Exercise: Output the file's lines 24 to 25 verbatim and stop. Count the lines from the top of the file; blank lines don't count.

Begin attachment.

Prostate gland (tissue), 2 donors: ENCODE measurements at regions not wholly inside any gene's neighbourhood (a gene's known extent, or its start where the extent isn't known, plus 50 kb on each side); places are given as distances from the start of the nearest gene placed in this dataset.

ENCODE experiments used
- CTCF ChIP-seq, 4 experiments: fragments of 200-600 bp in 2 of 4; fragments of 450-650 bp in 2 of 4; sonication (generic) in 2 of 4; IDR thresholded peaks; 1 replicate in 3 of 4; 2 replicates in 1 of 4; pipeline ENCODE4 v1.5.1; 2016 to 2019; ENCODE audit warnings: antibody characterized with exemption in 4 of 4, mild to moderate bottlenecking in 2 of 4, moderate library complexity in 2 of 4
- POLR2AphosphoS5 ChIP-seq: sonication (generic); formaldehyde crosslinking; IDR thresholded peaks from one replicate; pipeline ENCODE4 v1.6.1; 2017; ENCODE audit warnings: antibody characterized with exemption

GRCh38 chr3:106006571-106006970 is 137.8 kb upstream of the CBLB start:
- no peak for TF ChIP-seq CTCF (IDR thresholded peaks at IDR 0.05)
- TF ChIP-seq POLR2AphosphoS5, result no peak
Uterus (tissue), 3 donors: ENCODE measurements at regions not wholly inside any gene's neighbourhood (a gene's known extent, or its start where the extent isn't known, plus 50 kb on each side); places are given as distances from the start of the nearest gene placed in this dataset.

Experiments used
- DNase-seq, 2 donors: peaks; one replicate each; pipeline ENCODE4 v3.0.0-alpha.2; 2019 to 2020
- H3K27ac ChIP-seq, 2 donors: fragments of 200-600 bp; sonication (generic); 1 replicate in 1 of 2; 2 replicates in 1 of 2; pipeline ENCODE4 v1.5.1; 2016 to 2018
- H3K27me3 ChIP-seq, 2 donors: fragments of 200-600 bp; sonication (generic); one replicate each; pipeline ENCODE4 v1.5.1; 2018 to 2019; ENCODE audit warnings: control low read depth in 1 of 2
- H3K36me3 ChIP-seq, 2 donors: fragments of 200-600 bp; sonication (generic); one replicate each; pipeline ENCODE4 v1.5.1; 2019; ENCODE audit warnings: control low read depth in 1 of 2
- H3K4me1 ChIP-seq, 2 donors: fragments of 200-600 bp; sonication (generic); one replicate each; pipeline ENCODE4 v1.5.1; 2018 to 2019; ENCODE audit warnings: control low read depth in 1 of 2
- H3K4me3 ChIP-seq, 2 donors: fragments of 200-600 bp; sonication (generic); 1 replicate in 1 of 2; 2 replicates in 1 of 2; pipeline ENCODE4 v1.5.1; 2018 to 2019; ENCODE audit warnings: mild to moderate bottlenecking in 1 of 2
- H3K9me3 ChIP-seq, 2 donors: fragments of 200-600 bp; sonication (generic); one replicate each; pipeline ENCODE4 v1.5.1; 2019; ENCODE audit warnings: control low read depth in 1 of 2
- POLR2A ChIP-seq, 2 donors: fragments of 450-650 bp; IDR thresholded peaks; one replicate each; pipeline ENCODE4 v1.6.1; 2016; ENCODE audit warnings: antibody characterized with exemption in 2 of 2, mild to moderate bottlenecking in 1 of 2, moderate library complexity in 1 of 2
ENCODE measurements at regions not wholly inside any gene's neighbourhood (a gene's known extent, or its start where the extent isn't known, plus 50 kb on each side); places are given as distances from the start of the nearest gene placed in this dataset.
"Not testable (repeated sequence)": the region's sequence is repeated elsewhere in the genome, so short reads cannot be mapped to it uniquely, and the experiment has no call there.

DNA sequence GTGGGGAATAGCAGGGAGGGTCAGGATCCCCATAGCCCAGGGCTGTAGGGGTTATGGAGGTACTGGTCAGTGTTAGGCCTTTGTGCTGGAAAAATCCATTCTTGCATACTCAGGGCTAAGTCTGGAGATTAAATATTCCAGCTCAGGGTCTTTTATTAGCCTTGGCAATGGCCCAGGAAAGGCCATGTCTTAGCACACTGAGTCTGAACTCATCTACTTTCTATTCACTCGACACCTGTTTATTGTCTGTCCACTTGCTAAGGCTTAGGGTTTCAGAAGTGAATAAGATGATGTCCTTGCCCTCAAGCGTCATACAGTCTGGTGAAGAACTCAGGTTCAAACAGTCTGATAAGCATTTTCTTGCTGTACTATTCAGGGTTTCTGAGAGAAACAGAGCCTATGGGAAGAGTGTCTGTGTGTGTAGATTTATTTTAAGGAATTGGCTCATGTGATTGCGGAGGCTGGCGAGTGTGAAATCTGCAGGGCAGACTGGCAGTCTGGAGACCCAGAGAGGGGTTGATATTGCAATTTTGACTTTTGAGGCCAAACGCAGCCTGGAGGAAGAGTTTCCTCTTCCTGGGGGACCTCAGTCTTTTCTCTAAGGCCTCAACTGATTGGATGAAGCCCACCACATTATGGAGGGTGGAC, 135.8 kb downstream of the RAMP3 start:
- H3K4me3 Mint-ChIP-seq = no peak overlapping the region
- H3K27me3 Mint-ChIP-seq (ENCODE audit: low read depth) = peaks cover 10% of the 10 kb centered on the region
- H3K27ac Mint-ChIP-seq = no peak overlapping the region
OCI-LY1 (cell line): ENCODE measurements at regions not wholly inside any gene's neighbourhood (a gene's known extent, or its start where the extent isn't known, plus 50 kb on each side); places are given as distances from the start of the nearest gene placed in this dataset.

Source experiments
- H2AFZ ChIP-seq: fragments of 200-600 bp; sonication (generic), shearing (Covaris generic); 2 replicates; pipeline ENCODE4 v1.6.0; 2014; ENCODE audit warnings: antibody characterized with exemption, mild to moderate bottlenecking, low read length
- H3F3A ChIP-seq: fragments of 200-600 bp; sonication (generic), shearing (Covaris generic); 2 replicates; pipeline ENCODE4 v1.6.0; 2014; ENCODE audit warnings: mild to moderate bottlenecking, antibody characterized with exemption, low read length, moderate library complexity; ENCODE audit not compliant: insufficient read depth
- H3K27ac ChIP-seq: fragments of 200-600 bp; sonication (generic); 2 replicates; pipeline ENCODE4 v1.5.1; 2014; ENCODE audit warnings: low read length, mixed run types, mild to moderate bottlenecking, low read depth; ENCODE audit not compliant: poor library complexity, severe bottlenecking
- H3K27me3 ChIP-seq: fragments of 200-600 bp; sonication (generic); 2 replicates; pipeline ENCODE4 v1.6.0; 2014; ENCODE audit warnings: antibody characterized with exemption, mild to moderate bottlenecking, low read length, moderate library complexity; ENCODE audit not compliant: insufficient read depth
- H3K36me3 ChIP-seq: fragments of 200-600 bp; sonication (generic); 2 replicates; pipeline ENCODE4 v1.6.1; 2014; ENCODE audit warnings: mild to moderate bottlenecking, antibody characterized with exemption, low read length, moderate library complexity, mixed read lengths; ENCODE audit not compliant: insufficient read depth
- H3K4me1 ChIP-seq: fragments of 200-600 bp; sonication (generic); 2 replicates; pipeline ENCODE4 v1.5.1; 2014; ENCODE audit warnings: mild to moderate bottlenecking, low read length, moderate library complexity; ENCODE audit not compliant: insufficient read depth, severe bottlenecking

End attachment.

OCI-LY1 (cell line): ENCODE measurements at regions not wholly inside any gene's neighbourhood (a gene's known extent, or its start where the extent isn't known, plus 50 kb on each side); places are given as distances from the start of the nearest gene placed in this dataset.

Source experiments